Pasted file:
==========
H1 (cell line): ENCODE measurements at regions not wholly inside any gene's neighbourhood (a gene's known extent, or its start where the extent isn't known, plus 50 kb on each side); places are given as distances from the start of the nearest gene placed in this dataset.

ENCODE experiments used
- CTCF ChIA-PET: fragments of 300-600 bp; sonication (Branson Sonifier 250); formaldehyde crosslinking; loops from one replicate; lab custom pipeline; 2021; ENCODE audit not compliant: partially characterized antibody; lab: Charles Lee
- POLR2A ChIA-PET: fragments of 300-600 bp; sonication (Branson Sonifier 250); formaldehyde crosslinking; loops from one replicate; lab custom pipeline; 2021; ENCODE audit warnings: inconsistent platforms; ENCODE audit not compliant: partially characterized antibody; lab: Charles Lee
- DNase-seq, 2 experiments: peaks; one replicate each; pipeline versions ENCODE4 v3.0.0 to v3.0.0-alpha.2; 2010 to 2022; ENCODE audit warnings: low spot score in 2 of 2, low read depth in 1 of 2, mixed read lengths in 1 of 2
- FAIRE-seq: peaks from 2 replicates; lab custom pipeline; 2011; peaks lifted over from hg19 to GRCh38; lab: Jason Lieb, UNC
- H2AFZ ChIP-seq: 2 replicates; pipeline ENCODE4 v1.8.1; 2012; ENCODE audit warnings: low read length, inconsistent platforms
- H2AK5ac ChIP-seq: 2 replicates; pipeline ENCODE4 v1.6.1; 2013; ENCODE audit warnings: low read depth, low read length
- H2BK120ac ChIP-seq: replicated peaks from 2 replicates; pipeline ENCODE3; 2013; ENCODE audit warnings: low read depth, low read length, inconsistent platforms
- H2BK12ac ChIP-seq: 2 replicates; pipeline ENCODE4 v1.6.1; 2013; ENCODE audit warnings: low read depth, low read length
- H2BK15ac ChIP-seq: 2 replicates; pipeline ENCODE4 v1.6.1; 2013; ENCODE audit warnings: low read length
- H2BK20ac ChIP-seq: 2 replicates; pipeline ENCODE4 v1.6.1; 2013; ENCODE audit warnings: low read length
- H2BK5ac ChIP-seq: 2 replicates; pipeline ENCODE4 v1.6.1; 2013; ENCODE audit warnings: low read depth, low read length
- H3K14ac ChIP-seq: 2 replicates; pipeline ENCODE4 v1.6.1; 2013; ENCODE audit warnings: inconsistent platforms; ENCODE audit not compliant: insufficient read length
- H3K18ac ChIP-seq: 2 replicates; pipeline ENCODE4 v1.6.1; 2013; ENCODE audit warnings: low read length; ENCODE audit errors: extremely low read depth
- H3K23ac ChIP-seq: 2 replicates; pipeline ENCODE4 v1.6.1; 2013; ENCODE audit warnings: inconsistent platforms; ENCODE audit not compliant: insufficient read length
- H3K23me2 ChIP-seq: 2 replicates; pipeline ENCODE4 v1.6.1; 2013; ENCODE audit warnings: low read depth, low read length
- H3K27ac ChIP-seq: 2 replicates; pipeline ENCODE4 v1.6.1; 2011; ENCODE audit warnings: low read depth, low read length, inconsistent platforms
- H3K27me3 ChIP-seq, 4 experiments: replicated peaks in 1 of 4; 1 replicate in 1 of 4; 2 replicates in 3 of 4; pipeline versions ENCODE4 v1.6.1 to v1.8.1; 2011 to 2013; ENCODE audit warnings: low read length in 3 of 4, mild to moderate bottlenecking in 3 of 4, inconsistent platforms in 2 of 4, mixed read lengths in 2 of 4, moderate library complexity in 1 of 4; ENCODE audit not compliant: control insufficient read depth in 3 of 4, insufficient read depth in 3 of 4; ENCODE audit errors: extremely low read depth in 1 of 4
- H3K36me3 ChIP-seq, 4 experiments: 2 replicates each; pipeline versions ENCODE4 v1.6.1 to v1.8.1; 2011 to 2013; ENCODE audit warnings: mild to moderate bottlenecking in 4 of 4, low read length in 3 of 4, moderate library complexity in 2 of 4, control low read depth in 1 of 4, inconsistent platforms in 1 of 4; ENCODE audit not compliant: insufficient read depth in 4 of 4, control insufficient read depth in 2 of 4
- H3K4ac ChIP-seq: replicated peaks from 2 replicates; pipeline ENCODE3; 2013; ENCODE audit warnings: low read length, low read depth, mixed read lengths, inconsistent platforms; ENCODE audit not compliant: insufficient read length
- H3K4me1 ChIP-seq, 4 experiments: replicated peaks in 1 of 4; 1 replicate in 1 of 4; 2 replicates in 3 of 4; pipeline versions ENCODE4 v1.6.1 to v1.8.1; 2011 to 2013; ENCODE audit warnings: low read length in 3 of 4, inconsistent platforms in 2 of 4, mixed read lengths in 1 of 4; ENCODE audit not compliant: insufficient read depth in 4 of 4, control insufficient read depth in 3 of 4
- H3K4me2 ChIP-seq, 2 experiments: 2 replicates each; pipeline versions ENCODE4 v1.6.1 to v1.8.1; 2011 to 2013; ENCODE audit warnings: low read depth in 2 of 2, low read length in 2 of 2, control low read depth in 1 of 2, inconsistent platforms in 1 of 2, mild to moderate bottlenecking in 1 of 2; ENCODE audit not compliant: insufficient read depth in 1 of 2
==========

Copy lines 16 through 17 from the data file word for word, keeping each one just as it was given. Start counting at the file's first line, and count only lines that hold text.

- H3K23ac ChIP-seq: 2 replicates; pipeline ENCODE4 v1.6.1; 2013; ENCODE audit warnings: inconsistent platforms; ENCODE audit not compliant: insufficient read length
- H3K23me2 ChIP-seq: 2 replicates; pipeline ENCODE4 v1.6.1; 2013; ENCODE audit warnings: low read depth, low read length